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Working together to keep African swine fever out of Canada

January 9, 2020

African swine fever (ASF) is a highly contagious, viral pig disease with no available treatment or vaccine. It has been spreading rapidly through parts of Europe and Asia since 2018, quickly becoming a major threat to the global pork supply.

Recognizing this threat, the federal government has undertaken prevention and preparedness activities in co-operation with the provinces and pork industry to protect Canada's hog population and the economy.

Over the last year, advances have been made in disease surveillance and border security. In March, the Government of Canada announced an increase in the number of detector dogs at Canadian airports, at a cost of $31 million to help prevent illegally imported meat products from entering the country. In April, Canada hosted the first ASF Forum, which provided participants with better understanding of the important issues, enabling decision makers to focus their attention on regional collaborations to strengthen efforts to prevent and respond to an outbreak of ASF in the Americas. Canada already has zoning arrangements with the United States (US) and European Union (EU) that could allow trade to continue in the event of an outbreak and is now engaging Japan and other countries to set the stage for future arrangements.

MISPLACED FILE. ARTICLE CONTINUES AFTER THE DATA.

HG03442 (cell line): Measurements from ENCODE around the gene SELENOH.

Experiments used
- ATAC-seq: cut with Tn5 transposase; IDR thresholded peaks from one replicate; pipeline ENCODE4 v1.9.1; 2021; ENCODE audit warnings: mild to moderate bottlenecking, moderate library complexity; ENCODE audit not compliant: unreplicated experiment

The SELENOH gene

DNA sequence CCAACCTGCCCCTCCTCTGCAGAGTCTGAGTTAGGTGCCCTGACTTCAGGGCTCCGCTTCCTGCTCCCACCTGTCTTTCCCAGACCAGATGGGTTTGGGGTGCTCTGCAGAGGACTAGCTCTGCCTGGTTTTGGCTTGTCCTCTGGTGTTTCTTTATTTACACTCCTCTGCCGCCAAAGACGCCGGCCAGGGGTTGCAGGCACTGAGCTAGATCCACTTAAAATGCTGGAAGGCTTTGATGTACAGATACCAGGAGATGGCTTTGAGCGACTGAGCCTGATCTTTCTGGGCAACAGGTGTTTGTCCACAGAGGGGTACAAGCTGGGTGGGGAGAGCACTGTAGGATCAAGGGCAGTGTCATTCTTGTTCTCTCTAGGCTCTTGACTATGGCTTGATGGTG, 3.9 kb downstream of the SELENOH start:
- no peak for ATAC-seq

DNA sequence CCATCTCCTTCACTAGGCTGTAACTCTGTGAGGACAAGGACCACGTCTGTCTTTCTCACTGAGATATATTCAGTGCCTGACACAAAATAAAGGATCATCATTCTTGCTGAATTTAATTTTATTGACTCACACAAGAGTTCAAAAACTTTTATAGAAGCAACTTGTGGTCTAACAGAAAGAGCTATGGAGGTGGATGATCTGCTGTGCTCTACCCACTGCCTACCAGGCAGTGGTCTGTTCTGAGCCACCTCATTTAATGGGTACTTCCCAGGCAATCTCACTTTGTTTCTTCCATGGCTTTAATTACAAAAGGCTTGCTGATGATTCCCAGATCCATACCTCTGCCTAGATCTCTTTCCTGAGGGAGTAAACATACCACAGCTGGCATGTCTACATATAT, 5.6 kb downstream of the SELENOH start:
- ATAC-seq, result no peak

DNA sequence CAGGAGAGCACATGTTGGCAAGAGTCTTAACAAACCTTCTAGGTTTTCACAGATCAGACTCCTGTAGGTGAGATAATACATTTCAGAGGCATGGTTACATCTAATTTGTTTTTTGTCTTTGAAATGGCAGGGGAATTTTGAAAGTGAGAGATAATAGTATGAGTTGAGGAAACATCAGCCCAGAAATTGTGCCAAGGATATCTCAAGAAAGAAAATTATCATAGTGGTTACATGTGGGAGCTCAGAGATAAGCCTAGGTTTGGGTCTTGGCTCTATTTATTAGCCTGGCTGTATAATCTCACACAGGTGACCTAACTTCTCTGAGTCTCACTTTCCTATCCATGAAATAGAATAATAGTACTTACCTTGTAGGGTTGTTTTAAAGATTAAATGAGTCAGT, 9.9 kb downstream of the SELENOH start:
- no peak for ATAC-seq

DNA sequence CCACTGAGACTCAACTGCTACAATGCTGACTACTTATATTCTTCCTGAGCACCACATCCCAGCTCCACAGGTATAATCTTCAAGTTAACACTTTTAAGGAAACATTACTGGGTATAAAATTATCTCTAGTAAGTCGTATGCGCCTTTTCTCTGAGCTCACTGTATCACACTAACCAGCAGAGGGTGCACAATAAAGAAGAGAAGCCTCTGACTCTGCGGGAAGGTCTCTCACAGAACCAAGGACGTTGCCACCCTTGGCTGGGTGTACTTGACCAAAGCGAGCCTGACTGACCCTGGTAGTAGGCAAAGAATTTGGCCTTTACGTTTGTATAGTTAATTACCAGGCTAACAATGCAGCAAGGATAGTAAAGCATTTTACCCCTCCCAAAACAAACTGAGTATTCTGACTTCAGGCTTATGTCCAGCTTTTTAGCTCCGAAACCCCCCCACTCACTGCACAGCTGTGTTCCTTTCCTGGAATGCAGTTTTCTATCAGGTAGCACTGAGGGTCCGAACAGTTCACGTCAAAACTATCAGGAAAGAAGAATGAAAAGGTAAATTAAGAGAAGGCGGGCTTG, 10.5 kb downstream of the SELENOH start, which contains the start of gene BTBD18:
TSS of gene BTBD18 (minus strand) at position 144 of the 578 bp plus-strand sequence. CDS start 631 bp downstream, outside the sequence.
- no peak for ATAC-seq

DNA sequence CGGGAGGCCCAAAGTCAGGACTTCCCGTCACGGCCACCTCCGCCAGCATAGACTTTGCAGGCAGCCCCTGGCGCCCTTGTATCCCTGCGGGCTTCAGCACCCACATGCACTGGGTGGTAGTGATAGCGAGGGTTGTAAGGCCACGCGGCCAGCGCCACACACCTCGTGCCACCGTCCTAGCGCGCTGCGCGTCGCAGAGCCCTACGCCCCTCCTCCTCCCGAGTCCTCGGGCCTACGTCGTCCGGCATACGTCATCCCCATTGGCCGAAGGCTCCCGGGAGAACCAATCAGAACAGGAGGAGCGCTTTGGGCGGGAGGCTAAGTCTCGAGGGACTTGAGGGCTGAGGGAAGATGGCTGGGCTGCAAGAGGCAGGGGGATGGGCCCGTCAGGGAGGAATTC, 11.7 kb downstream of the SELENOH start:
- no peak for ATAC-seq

Federal, provincial and territorial ministers of agriculture met in late 2019 to discuss prevention, preparedness, response and recovery planning to ASF, which is a shared responsibility. They agreed on the importance of strong biosecurity protocols to prevent ASF from entering Canada.

Everyone has a role to play in preventing ASF: find out how you can prevent diseases from developing and spreading on your farm and join the conversation with Canadian Food Inspection Agency (CFIA) on Facebook and Twitter.

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